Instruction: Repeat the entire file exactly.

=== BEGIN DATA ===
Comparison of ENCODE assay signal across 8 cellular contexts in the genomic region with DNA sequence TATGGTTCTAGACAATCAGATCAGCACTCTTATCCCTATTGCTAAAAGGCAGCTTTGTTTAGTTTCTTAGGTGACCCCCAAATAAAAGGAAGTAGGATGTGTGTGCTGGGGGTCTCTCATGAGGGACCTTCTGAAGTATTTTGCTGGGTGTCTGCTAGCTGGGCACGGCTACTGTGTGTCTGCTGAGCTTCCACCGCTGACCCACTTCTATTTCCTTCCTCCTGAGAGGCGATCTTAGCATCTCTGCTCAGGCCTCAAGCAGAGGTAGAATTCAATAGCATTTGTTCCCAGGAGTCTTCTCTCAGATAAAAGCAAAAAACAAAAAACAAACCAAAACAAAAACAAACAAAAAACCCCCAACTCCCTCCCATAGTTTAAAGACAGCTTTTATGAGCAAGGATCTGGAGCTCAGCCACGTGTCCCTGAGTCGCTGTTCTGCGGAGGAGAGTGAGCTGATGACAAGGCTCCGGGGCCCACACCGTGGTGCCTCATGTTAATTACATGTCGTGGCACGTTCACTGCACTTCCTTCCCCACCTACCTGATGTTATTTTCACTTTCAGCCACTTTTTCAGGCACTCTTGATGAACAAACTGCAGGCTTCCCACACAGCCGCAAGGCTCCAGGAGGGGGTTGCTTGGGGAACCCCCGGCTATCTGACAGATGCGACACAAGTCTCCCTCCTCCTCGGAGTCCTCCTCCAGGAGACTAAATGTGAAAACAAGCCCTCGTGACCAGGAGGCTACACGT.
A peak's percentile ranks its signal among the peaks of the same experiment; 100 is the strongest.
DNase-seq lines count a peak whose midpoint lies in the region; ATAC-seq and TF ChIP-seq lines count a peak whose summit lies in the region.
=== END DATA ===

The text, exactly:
Comparison of ENCODE assay signal across 8 cellular contexts in the genomic region with DNA sequence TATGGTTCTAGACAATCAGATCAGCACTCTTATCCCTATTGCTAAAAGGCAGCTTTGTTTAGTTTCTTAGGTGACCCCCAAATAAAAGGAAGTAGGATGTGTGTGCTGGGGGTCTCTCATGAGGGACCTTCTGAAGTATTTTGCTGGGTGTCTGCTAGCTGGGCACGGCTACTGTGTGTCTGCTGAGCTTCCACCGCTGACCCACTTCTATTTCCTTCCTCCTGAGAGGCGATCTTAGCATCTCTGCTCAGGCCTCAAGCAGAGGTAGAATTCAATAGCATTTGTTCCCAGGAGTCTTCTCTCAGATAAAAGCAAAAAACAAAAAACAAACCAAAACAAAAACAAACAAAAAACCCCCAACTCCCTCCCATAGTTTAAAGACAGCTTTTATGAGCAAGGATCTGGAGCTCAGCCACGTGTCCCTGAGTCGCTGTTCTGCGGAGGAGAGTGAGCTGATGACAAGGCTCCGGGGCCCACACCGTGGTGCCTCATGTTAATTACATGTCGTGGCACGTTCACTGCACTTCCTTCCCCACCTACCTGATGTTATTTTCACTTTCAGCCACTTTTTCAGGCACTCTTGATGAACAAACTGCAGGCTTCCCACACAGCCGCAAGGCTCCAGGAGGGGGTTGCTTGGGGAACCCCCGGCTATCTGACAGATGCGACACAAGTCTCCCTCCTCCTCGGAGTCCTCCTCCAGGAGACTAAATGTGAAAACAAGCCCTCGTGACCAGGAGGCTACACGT.
A peak's percentile ranks its signal among the peaks of the same experiment; 100 is the strongest.
DNase-seq lines count a peak whose midpoint lies in the region; ATAC-seq and TF ChIP-seq lines count a peak whose summit lies in the region.